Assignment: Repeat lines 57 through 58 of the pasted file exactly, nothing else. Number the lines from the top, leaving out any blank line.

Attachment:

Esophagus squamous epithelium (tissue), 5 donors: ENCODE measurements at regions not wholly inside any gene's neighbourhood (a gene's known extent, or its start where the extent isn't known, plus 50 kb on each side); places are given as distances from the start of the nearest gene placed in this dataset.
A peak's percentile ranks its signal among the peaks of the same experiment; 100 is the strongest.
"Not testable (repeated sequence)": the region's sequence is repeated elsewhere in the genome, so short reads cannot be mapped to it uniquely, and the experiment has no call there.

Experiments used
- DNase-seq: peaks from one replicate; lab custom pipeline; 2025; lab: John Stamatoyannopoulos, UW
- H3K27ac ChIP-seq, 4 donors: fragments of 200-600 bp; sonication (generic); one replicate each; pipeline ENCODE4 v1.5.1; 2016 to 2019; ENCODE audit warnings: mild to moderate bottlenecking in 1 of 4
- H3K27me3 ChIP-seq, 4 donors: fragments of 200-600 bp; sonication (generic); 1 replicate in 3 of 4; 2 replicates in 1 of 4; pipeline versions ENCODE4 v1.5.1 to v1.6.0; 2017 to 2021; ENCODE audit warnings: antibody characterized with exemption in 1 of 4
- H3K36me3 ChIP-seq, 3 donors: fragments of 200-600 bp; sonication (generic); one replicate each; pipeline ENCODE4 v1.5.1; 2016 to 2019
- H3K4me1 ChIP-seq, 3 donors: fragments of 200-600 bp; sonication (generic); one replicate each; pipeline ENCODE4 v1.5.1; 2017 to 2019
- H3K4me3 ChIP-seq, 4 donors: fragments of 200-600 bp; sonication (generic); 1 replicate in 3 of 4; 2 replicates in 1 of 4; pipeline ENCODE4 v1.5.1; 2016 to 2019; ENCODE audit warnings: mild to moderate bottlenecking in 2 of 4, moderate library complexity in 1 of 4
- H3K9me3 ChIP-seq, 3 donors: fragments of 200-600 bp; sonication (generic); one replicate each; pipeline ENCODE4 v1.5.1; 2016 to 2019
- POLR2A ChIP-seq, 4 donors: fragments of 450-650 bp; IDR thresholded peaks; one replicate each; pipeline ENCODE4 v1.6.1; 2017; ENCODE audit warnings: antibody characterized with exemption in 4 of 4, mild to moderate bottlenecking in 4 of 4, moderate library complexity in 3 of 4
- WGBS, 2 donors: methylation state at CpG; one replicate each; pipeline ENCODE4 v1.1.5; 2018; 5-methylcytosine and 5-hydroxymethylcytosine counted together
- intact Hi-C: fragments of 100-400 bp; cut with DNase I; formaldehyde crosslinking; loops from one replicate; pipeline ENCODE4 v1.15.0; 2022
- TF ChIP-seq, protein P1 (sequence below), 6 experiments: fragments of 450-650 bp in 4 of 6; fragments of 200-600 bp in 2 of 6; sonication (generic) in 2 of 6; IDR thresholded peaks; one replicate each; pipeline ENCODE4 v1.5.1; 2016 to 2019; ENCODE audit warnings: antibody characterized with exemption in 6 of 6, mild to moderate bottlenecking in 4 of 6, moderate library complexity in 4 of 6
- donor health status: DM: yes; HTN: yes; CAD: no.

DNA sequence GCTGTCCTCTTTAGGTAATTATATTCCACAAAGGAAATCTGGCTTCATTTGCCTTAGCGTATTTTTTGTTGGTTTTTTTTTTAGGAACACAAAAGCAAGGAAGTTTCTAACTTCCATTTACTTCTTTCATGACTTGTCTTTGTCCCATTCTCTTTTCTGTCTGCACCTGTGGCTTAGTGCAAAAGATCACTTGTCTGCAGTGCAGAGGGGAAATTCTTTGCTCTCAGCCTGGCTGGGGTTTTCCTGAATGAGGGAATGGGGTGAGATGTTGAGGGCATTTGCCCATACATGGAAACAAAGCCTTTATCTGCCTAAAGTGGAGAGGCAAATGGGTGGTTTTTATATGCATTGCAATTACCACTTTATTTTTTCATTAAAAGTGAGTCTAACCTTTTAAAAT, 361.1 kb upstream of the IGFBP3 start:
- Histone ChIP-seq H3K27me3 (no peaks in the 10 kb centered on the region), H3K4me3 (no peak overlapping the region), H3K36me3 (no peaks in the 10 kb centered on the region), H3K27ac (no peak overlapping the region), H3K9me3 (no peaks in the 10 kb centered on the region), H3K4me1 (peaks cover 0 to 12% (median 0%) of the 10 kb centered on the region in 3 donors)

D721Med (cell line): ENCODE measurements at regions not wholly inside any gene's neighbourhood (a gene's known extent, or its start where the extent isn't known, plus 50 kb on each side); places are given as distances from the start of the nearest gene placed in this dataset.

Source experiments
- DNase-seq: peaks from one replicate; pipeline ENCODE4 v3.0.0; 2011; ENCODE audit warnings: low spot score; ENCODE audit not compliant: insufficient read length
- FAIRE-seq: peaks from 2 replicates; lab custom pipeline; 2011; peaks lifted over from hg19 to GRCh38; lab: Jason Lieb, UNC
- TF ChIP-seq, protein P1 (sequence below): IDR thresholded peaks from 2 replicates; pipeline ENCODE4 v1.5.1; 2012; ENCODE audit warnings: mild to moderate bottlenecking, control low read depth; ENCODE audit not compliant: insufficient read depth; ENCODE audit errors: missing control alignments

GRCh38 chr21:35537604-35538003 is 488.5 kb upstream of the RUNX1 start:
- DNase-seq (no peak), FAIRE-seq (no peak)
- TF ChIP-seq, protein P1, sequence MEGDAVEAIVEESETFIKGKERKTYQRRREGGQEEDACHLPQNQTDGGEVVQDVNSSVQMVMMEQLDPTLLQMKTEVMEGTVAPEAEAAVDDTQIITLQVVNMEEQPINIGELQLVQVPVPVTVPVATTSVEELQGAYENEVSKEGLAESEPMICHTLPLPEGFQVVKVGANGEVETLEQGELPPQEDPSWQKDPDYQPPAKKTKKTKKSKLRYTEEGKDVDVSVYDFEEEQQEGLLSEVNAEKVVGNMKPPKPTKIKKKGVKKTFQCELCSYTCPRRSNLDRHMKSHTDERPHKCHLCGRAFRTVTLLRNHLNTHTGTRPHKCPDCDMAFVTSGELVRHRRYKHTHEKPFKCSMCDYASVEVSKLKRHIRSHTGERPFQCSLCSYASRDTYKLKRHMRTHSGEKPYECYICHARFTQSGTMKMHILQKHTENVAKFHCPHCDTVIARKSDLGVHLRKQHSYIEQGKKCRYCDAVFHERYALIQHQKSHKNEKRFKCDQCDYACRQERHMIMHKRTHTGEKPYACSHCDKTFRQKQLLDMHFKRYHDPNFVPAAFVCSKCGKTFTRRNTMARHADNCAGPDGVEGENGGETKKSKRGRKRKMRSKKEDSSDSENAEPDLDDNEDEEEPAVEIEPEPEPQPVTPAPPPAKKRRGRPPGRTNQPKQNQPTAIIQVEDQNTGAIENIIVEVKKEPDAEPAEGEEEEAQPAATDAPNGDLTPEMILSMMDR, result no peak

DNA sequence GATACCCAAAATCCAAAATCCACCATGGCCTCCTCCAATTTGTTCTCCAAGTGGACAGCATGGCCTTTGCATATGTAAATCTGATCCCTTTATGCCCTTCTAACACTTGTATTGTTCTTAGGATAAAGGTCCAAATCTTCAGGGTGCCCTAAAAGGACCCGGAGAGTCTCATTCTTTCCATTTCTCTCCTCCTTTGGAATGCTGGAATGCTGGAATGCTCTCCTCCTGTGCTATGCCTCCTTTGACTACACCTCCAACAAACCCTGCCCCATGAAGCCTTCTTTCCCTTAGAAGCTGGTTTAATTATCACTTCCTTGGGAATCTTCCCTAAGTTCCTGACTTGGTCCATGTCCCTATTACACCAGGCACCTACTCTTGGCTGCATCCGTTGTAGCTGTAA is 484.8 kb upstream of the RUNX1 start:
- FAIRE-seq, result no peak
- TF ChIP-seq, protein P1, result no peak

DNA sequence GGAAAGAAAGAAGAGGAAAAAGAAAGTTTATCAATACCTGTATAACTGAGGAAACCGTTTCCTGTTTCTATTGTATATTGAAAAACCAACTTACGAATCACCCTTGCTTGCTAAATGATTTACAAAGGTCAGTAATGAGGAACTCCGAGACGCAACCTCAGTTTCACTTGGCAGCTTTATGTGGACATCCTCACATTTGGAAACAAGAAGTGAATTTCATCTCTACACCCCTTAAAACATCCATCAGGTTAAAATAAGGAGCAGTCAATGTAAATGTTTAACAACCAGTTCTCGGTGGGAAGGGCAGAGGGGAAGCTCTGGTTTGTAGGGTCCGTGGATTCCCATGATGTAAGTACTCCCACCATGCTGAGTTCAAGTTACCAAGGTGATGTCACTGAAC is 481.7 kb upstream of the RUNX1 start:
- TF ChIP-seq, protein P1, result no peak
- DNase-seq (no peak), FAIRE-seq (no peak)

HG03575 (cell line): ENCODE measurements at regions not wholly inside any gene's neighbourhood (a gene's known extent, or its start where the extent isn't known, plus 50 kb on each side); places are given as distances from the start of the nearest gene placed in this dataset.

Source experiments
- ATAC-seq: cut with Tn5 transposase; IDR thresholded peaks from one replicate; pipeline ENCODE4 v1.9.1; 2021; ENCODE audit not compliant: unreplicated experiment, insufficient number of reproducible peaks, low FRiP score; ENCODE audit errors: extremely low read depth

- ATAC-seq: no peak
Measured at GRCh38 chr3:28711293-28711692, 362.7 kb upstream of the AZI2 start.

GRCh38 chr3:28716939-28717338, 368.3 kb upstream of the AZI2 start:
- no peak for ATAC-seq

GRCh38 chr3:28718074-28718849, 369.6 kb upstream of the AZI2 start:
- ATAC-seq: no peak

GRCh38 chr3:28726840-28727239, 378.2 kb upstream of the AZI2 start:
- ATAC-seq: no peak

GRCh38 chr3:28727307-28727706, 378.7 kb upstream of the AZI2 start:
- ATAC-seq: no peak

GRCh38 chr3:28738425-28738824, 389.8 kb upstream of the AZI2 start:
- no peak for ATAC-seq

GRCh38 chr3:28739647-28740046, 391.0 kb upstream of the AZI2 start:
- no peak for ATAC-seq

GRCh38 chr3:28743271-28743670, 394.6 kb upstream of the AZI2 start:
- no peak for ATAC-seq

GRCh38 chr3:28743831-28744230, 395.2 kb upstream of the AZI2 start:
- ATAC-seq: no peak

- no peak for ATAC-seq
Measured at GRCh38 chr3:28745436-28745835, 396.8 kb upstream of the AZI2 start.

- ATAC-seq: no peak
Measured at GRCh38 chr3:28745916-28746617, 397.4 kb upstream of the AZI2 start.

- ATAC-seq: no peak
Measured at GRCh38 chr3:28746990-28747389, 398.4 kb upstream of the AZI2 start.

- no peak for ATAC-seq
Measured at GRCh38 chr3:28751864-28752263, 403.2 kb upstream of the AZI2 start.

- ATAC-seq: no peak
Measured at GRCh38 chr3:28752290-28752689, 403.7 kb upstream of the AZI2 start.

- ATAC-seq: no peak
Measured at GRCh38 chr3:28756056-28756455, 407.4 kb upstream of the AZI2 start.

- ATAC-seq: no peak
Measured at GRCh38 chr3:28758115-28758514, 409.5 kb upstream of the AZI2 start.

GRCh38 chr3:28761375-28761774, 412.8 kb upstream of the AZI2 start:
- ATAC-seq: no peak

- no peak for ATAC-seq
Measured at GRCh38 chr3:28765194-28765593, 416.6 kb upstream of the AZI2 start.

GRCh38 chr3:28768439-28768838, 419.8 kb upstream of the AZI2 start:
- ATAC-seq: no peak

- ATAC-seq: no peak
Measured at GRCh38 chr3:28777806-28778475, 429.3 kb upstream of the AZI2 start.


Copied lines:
Measured at GRCh38 chr3:28745916-28746617, 397.4 kb upstream of the AZI2 start.

- ATAC-seq: no peak